General Session: MIS-2
Presented by: G. Liu - View Audio/Video Presentation (Members Only)
G. Liu(1), M.Y. Hasan(1), H.K. Wong(1)
(1) National University Health System, University Orthopaedics and Hand Cluster, Singapore, Singapore
Introduction: Pelvic fixation via iliac screws is a crucial technique in stabilizing metastatic lumbosacral deformity. MIS iliac screw fixation avoids complications of an open approach and is a viable palliative option in treating patients with painful instability and advanced disease, unsuited for major reconstruction. In this study we share our clinical experience in the use of MIS iliac screw fixation in treatment of painful metastatic LSJ deformity.
Methods: Seven patients with lumbosacral metastatic deformity who underwent MIS lumbopelvic stabilization using iliac screws were prospectively studied. At presentation these patients had severe axial back pain in erect posture with significant resolution when supine, indicating underlying mechanical instability.
Results: Mean cohort age was 58 years (27-73). Median preop SIN and Tokuhashi scores were 13 and 9 respectively. All patients were instrumented successfully without conversion to open technique, with two cases needing decompression. Mean preoperative and postoperative Cobb angle was 10° and 4.2° respectively. There were no neurological deficits or wound complications postop. Postoperative CT scans showed no iliac-screw and sacroiliac joint bony violation. Mean time for commencement of adjuvant therapy was 2.6 weeks. At 6-month follow-up the visual analogue score (VAS) for each case was considerably better than at preop (median scores for back and leg were 3 and 2 respectively) Average follow-up was 12 months (8-20). No screw breakage, wound complication, symptomatic implant prominence and SI joint pain were noted at last spine surgery follow-up. Five patients from our series have since passed away from their underlying metastatic disease.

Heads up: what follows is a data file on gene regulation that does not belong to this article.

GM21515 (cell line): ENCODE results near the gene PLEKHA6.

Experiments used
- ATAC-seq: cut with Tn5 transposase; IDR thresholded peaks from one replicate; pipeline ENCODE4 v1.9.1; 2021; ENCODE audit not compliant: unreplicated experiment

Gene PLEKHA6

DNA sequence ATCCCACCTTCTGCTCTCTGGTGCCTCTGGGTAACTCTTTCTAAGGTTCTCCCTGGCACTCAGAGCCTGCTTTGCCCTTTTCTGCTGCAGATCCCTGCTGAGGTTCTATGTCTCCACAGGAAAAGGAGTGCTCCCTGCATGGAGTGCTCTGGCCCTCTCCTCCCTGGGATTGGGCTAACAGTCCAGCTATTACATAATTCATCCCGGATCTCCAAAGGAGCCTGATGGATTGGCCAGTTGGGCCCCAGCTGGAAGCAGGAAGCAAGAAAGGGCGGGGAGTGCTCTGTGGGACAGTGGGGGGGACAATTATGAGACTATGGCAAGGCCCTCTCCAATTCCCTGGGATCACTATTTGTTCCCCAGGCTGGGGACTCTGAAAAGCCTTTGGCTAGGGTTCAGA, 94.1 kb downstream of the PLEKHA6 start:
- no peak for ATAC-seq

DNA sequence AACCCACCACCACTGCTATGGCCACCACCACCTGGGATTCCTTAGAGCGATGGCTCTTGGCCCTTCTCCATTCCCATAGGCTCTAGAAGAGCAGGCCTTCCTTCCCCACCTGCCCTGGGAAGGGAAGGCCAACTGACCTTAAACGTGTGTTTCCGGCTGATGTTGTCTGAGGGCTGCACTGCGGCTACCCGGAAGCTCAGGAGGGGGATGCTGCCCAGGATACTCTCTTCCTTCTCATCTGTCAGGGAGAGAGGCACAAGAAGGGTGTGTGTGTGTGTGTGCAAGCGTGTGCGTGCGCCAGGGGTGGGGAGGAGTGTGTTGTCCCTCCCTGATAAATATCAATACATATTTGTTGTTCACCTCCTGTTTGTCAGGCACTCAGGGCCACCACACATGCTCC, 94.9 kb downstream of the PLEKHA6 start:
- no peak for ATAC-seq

Conclusion: MIS iliac-screw fixation is feasible, reproducible and can be employed without complications in metastatic spine without dynamic neurological deficits. This opens a new avenue of surgical management for metastatic lumbosacral disease patients, who otherwise may be inoperable and provide better soft-tissue control and earlier postoperative adjuvant treatment opportunity.